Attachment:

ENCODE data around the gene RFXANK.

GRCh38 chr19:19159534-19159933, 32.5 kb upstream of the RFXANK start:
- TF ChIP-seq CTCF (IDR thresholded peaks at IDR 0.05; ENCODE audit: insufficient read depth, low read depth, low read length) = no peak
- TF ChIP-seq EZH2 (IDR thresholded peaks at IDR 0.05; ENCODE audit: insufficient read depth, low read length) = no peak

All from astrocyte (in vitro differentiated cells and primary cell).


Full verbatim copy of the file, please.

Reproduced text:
ENCODE data around the gene RFXANK.

GRCh38 chr19:19159534-19159933, 32.5 kb upstream of the RFXANK start:
- TF ChIP-seq CTCF (IDR thresholded peaks at IDR 0.05; ENCODE audit: insufficient read depth, low read depth, low read length) = no peak
- TF ChIP-seq EZH2 (IDR thresholded peaks at IDR 0.05; ENCODE audit: insufficient read depth, low read length) = no peak

All from astrocyte (in vitro differentiated cells and primary cell).